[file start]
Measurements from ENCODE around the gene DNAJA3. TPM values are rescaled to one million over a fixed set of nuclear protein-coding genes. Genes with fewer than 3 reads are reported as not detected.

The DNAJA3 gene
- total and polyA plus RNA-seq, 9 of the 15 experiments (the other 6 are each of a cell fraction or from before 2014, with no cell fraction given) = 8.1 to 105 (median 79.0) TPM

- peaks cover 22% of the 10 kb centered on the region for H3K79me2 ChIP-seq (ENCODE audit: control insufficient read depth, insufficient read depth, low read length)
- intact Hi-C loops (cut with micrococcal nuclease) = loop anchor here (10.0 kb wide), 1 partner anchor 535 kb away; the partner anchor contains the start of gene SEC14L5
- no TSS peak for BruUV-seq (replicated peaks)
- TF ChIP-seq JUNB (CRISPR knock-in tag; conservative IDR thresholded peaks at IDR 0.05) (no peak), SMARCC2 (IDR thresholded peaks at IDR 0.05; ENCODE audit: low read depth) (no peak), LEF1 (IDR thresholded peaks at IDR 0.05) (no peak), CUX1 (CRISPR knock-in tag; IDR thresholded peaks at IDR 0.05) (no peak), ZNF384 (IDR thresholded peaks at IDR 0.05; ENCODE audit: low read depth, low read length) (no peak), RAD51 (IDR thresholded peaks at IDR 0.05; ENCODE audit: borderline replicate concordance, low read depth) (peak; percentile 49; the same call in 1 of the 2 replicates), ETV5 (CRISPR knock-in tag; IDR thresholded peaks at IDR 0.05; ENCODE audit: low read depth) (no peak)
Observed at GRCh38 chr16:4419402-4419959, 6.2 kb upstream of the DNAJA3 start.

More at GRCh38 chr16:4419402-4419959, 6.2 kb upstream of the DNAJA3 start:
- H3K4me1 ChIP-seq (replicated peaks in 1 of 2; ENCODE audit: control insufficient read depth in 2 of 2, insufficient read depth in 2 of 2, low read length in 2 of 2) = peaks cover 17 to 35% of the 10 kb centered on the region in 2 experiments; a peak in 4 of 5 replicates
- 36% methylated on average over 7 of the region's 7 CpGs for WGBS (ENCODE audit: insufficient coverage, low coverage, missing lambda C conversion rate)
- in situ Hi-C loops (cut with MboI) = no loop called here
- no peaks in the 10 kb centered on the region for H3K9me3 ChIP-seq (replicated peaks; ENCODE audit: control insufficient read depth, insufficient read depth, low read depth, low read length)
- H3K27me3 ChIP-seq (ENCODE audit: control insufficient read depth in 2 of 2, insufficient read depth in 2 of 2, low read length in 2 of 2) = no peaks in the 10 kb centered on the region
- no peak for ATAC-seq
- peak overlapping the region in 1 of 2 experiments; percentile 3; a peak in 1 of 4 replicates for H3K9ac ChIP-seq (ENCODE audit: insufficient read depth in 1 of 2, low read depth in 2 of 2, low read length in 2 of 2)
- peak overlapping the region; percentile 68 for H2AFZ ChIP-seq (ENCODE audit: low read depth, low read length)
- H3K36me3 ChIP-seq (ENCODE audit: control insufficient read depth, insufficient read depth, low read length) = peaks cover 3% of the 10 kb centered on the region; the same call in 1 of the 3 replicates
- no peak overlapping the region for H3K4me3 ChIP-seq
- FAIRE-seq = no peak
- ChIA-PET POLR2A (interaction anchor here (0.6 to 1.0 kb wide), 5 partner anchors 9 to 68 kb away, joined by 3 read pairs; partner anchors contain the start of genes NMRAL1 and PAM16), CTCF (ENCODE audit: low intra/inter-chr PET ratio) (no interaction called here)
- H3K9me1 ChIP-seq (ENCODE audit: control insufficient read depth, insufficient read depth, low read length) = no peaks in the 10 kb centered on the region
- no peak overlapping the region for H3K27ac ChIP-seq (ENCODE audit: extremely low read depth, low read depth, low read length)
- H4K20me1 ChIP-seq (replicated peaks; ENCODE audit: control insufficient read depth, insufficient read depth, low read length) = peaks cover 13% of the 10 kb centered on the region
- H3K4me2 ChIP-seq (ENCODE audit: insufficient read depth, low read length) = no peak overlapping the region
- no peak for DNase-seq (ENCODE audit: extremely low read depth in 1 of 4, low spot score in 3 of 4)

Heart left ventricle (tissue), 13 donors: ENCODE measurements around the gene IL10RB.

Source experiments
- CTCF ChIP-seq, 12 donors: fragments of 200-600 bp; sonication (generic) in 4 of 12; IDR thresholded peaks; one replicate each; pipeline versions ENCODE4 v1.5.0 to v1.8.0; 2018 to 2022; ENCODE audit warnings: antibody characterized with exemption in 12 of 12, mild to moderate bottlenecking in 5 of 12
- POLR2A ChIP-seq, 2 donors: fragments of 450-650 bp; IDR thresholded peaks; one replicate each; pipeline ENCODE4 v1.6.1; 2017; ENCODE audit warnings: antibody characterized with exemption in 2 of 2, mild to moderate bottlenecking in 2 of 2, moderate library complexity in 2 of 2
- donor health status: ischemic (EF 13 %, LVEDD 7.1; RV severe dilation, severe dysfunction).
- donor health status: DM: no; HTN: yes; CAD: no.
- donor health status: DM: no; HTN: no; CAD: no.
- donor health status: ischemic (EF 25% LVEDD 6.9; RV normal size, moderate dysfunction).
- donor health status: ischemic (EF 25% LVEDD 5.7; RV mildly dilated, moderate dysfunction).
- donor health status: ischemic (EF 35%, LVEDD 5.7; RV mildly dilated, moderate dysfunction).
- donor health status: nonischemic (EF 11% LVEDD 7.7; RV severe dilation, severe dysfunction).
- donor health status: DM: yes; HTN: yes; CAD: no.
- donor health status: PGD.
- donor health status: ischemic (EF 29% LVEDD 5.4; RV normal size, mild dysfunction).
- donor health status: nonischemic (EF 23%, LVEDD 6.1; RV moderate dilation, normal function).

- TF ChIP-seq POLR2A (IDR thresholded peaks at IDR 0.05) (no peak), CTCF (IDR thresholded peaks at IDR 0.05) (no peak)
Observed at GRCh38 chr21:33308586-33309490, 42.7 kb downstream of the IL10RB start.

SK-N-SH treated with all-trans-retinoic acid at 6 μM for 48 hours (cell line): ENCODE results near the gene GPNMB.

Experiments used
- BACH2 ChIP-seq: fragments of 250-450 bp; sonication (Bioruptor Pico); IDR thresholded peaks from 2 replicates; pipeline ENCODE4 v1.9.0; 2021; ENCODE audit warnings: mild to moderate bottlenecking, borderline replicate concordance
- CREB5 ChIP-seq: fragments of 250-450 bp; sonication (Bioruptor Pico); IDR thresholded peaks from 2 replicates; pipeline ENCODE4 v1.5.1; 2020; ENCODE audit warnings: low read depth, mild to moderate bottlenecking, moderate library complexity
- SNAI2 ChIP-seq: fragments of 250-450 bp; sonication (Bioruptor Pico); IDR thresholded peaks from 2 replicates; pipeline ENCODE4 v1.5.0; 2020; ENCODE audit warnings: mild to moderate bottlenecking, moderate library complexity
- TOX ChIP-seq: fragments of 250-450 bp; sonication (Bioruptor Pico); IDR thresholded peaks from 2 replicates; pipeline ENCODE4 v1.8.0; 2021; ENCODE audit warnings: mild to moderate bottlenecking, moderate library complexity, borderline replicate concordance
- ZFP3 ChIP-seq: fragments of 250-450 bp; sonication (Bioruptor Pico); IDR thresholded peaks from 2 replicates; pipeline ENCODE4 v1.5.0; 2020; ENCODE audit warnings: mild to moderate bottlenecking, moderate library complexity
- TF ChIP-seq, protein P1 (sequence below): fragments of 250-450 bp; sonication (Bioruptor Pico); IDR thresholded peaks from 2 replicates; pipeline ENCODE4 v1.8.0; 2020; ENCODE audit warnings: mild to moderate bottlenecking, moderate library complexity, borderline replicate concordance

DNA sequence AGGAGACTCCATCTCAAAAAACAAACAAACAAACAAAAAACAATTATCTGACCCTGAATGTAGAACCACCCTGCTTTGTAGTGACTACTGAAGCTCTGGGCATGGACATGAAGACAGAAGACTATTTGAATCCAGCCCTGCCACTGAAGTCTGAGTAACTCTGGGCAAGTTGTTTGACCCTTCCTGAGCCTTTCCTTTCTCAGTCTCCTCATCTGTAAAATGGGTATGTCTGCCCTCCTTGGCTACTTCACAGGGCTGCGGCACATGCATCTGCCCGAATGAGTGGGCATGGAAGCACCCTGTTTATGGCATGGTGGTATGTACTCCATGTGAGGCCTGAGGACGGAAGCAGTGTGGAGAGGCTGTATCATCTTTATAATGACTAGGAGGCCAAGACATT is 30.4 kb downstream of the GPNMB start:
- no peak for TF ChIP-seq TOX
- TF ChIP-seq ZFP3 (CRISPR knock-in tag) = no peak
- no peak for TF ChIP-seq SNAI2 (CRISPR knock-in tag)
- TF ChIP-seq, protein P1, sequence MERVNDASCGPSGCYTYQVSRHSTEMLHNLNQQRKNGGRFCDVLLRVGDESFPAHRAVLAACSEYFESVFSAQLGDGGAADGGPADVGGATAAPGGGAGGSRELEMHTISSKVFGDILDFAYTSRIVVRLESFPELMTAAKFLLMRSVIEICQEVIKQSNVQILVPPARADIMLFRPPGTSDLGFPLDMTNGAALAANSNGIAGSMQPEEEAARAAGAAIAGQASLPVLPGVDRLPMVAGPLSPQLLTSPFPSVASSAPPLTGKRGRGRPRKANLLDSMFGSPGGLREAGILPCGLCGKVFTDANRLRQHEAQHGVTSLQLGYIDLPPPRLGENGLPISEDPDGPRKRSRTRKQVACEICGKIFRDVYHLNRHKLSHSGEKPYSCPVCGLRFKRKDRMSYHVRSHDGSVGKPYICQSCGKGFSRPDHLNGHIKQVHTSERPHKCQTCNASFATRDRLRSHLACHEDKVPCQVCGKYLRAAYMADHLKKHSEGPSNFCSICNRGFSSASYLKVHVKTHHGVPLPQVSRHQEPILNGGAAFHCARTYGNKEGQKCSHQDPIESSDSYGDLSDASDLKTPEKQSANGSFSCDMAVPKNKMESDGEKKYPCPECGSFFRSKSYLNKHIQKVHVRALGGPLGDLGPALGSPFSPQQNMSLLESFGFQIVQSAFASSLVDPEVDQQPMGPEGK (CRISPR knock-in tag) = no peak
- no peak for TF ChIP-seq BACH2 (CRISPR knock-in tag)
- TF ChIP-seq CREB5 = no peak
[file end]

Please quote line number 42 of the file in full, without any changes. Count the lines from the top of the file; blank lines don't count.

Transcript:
- TF ChIP-seq POLR2A (IDR thresholded peaks at IDR 0.05) (no peak), CTCF (IDR thresholded peaks at IDR 0.05) (no peak)